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ISBA-led art project to honor former chief justice

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The Indiana State Bar Association Leadership Development Academy is calling upon artisans to design a work of public art that will both honor a leader in the Indiana judiciary and invite children to play.

For its service project, the inaugural class of the LDA has decided to solicit an original piece of art that can be permanently displayed in the new Bicentennial Park in downtown Evansville. The project will honor retired Indiana Chief Justice Randall T. Shepard for his extensive service to the state and the legal community.

“I am enormously grateful to the graduates of the LDA for committing themselves to a project that will bring so much joy to the lives of children growing up in the city where I grew up,” Shepard stated in a press release.

The idea for the service project began with the desire to expand the new wellness initiative at the state bar association, said Casey Kannenberg, LDA graduate and member of the project’s steering committee. Originally, the class thought of building a softball diamond or soccer field in a selected community to get children outside and active.

Then came the idea to do something to recognize the retired chief justice. From there, the proposals were merged into creating an interactive work of art that commemorates Shepard.

What shape the work will take is completely up to the discretion of the artist, Kannenberg said. The LDA class is imposing few rules because it does not want to stifle the creative process.

The graduates have created a competition and are soliciting proposals from students at Indiana colleges and universities which have design, art, engineering or similar programs. In addition to giving the winning student the opportunity to create a piece of art for permanent public display, the LDA will award that student a $2,000 scholarship.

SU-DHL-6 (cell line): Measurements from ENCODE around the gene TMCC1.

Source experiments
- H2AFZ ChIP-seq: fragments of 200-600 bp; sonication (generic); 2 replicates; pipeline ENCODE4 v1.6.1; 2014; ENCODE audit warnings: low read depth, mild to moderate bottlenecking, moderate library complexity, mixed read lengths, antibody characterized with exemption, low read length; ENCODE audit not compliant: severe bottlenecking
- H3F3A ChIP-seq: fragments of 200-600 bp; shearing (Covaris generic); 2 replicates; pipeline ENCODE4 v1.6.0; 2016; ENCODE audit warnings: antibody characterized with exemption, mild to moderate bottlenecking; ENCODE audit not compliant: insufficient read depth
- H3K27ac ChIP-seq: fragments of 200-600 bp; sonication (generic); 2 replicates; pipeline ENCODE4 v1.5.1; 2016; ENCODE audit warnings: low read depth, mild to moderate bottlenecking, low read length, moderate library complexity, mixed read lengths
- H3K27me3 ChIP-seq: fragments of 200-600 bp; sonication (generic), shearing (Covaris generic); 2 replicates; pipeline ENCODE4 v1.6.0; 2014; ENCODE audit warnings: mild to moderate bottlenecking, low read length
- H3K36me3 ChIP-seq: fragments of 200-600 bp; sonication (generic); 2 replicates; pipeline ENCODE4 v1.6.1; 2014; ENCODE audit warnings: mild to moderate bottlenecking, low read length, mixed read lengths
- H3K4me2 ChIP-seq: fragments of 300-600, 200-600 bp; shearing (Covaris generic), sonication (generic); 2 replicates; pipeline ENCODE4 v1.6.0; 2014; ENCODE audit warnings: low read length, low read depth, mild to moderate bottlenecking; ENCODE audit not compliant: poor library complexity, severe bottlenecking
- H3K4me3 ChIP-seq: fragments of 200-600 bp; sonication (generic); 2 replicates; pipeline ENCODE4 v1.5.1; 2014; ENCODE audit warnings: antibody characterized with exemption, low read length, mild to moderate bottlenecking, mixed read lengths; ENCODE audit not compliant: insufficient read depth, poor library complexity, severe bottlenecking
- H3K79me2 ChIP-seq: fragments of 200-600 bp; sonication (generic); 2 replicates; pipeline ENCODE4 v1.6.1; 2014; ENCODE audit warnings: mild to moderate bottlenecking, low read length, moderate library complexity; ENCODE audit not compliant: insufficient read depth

Submissions are due Nov. 1, and the winning design is scheduled to be announced Dec. 3. The unveiling of the completed work is planned to take place at Bicentennial Park on July 4, 2013.

“The Indiana State Bar Association belongs to the whole state of Indiana, and we see this project as just one example of the organization reaching out and doing good works in the State’s geographic extremities,” Kannenberg stated in a press release. “We are proud to serve the Evansville community and to honor one of its most revered and respected sons.”•

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  1. What a fine article, thank you! I can testify firsthand and by detailed legal reports (at end of this note) as to the dire consequences of rejecting this truth from the fine article above: "The inclusion and expansion of this right [to jury] in Indiana’s Constitution is a clear reflection of our state’s intention to emphasize the importance of every Hoosier’s right to make their case in front of a jury of their peers." Over $20? Every Hoosier? Well then how about when your very vocation is on the line? How about instead of a jury of peers, one faces a bevy of political appointees, mini-czars, who care less about due process of the law than the real czars did? Instead of trial by jury, trial by ideological ordeal run by Orwellian agents? Well that is built into more than a few administrative law committees of the Ind S.Ct., and it is now being weaponized, as is revealed in articles posted at this ezine, to root out post moderns heresies like refusal to stand and pledge allegiance to all things politically correct. My career was burned at the stake for not so saluting, but I think I was just one of the early logs. Due, at least in part, to the removal of the jury from bar admission and bar discipline cases, many more fires will soon be lit. Perhaps one awaits you, dear heretic? Oh, at that Ind. article 12 plank about a remedy at law for every damage done ... ah, well, the founders evidently meant only for those damages done not by the government itself, rabid statists that they were. (Yes, that was sarcasm.) My written reports available here: Denied petition for cert (this time around): http://tinyurl.com/zdmawmw Denied petition for cert (from the 2009 denial and five year banishment): http://tinyurl.com/zcypybh Related, not written by me: Amicus brief: http://tinyurl.com/hvh7qgp

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  5. This article proved very enlightening. Right ahead of sitting the LSAT for the first time, I felt a sense of relief that a score of 141 was admitted to an Indiana Law School and did well under unique circumstances. While my GPA is currently 3.91 I fear standardized testing and hope that I too will get a good enough grade for acceptance here at home. Thanks so much for this informative post.

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